Is George H.W. Bush the Flood Gatekeeper?

 It wasn’t by choice or his own revelation, but you’ve probably heard the story that recently circulated about President George H.W. Bush. At a “private” event for his charitable foundation, 41 was taking photos in a meet-and-greet line. One his foundation members snapped a picture and posted it with a caption that rocked the news cycle: “The President told me he’s voting for Hillary!”

The Points of Light Board Member who outed the Republican stalwart? Kathleen Kennedy Townsend– the daughter of Robert F. Kennedy. This led to two days worth of eye-rolling, dynastic headlines about a Kennedy revealing that a Bush was voting for Clinton. [Insert my exasperated chuckle here]

While Ms. Townsend may have been disrespectful in telling about a private conversation with the former president, the spokesperson for Mr. Bush issued a generic non-denial of the story which created an even bigger story. The following day, sources surfaced stating that the assertion was true and that Ms. Townsend was not the first person that President Bush had shared this news with.

Let’s accept this notion about his vote as fact, because this article isn’t about George H.W. Bush personally– it’s about the possibility that he has become a keeper of the floodgates (albeit an unwilling one) for other high-profile Republicans who may have been considering doing the same thing. I don’t believe the former president wanted to be put in this position but he, nor his spokesperson, have gone out-of-the-way to squash the story. This raises the question that I’ve been wondering for some time now: is there more where that came from?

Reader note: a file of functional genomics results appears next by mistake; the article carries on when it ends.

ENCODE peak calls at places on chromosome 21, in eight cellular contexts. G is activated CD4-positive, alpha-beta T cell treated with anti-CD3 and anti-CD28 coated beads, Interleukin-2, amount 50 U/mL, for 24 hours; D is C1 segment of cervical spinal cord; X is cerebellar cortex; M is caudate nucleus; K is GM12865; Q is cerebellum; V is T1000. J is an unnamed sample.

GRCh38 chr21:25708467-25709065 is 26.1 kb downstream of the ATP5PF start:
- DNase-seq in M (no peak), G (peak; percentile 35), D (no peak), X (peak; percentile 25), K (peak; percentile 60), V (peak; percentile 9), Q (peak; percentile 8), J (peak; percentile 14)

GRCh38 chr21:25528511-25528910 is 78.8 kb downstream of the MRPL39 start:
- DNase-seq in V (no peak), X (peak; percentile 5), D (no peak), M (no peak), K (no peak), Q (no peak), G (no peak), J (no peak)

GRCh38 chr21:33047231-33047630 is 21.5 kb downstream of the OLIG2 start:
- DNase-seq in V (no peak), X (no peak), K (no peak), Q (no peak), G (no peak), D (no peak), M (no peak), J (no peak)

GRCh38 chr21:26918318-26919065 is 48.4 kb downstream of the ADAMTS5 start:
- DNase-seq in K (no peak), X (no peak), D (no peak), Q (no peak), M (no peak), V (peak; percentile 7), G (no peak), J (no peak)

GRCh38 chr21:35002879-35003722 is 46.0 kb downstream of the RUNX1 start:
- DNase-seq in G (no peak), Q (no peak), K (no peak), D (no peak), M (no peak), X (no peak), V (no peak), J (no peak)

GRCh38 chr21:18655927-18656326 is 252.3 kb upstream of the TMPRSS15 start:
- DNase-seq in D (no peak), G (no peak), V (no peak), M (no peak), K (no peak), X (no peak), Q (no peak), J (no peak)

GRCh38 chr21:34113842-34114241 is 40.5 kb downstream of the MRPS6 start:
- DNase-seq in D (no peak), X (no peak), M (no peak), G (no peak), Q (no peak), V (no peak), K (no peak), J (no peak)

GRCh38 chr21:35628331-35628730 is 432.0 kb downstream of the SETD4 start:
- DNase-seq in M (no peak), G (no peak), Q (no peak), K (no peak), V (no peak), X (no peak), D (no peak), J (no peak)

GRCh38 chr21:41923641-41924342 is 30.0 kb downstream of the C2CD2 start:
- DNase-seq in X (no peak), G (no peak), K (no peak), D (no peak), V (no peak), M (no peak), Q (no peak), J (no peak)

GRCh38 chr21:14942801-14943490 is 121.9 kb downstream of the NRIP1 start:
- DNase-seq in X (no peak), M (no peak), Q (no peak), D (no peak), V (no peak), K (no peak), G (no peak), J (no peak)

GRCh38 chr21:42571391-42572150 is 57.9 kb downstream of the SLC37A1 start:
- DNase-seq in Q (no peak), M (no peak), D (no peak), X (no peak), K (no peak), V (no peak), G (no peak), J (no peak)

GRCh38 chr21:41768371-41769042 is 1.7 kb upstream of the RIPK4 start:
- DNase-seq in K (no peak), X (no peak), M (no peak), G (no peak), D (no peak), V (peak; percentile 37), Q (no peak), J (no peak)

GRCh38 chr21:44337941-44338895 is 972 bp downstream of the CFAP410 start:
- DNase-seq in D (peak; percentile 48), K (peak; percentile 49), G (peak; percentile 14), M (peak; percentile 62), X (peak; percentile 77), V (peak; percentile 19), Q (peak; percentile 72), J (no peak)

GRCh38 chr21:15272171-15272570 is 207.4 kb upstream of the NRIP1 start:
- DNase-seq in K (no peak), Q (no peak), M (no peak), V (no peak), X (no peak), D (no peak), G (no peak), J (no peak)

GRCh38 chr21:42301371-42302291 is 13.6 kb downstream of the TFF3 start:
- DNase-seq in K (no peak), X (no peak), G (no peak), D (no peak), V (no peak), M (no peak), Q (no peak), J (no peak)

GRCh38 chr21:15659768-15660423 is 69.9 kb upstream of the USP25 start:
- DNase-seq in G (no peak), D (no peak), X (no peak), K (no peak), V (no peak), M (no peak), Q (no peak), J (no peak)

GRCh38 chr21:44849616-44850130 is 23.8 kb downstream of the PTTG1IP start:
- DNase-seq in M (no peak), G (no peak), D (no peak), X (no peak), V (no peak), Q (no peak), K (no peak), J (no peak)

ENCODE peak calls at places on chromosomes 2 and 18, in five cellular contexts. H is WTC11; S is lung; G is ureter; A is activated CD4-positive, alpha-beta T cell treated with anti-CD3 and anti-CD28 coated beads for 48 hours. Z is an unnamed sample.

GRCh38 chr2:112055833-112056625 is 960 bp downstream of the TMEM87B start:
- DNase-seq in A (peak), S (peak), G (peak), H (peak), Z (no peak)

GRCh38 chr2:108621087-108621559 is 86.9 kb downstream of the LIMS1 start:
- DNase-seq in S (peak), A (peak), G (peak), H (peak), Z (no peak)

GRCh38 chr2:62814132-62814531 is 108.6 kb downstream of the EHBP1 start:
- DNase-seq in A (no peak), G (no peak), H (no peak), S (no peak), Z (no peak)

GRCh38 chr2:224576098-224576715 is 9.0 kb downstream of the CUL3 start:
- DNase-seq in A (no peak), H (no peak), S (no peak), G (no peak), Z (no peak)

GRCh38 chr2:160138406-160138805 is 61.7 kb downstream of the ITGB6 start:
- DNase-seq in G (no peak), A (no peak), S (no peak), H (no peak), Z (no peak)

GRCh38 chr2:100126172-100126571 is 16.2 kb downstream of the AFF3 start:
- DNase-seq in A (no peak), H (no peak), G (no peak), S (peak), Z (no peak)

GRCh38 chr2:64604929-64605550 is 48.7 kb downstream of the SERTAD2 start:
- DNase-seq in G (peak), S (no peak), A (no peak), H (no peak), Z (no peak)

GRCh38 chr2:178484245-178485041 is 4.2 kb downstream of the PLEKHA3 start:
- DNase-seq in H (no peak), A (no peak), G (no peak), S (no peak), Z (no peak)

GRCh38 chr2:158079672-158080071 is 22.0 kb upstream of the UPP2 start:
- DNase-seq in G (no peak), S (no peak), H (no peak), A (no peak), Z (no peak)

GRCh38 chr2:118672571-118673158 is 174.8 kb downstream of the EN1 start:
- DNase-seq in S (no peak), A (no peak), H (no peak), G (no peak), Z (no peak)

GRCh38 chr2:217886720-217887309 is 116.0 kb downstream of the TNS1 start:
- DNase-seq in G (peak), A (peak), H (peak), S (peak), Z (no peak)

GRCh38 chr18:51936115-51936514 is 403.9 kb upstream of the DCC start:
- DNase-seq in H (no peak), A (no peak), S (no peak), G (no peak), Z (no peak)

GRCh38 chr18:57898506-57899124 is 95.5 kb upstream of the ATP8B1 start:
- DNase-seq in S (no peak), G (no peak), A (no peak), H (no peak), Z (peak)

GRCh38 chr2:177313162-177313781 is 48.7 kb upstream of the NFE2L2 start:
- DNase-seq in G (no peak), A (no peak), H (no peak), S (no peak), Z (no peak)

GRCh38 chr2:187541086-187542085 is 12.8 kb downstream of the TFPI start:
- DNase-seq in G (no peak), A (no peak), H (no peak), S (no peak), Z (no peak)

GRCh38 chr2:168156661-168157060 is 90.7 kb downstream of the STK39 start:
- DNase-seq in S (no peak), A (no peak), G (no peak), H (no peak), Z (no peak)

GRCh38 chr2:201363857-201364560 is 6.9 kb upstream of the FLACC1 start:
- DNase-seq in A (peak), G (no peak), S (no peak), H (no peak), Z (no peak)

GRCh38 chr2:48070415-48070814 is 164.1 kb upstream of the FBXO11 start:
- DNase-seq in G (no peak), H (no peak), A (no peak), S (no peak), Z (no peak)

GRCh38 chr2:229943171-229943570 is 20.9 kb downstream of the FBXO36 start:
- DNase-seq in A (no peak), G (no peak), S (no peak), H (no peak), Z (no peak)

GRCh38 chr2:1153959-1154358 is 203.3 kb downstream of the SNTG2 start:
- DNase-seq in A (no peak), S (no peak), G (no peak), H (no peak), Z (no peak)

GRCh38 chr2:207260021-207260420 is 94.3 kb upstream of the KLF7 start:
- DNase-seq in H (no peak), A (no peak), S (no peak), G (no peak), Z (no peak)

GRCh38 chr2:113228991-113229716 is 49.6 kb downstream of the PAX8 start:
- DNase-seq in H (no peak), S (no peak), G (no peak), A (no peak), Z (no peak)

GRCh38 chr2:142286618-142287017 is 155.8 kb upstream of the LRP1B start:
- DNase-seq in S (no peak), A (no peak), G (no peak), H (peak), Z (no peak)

There has been a steady, slow drip of Republicans who have either come out publicly or issued statements in support of Hillary Clinton. So far, they have been fairly mid-level names (not to diminish their service or character, but none loom as large as the former president). No one has been as high-profile as George H.W. Bush, but they are not to be discounted: Carlos Gutierrez, Hank Paulson, Richard Armitage, Brent Scowcroft, John Negroponte, Max Boot, Sally Bradshaw, Chris Shays, Richard Hanna, Rosario Martin, James Clad, Fred Goldberg. Others, while not actively supporting Ms. Clinton, have also sworn off Mr. Trump: Jeb Bush, Ben Sasse, Mitt Romney, Rick Wilson, Ana Navarro, Tara Setmayer, Barbara Bush, Norm Coleman, Jeff Flake, and George W. Bush. These names aren’t minimal. They have decades of experience in Republican campaigns and governance.

I often see folks scoff and criticize them as if to say that this is somehow not surprising. Do not be misled: this is not something to take lightly. Will these folks sway large hordes of voters? Probably not. Could they make a collective public impact? Absolutely. This is where my question comes into play. What if, with less than 50 days to go before Election Day, there was an explosion of pro-Clinton endorsements, or anti-Trump non-endorsements, to flood the news cycles? What if the race remains as close as it has gotten (and that’s no guarantee when you factor in Mr. Trump’s mouth)? We could find ourselves in a situation where some (*gasp*) establishment Republicans are so appalled by the prospect of Mr. Trump’s name-calling and temper tantrums being front-and-center on an international stage that they feel compelled by conscience to speak out.